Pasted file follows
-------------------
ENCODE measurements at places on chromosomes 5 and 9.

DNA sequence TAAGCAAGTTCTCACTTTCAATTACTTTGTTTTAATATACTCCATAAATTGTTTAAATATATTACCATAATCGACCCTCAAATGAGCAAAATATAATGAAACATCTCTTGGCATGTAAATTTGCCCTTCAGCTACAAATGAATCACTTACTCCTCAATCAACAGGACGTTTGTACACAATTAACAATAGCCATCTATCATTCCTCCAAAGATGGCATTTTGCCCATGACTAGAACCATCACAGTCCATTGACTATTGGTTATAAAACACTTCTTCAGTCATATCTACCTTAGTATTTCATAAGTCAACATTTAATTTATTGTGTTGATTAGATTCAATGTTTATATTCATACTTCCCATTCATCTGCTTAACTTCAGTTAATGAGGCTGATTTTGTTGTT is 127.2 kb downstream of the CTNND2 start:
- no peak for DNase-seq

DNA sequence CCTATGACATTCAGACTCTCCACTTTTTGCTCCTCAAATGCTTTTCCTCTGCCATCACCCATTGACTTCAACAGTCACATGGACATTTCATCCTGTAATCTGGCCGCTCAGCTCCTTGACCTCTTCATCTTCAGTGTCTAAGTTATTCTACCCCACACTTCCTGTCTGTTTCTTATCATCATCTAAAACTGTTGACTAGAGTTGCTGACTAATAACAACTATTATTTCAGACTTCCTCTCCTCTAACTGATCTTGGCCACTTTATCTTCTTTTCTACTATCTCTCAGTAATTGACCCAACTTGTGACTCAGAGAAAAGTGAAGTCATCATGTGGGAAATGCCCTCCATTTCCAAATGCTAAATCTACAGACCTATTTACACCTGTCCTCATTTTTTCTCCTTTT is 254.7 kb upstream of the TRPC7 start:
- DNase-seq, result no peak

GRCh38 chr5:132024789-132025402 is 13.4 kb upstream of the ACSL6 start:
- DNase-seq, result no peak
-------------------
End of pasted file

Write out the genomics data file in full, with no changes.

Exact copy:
ENCODE measurements at places on chromosomes 5 and 9.

DNA sequence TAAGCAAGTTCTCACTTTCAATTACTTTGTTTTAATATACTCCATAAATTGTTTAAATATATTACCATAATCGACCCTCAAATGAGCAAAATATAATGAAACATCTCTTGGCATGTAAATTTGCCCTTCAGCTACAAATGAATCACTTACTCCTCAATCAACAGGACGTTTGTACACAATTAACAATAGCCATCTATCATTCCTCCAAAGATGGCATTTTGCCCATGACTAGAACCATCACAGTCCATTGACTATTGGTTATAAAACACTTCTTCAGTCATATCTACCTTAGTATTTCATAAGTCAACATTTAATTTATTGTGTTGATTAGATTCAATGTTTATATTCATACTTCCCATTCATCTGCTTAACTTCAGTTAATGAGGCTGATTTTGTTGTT is 127.2 kb downstream of the CTNND2 start:
- no peak for DNase-seq

DNA sequence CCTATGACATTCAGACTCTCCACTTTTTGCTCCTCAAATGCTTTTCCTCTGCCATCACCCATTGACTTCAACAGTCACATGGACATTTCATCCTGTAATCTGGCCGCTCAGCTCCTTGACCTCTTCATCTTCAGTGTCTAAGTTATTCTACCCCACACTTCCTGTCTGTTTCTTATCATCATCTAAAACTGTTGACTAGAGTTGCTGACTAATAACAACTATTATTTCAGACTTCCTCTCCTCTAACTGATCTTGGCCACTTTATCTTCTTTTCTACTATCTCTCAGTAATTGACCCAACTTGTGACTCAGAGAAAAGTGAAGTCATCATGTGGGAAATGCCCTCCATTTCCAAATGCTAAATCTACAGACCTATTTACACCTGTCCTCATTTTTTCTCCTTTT is 254.7 kb upstream of the TRPC7 start:
- DNase-seq, result no peak

GRCh38 chr5:132024789-132025402 is 13.4 kb upstream of the ACSL6 start:
- DNase-seq, result no peak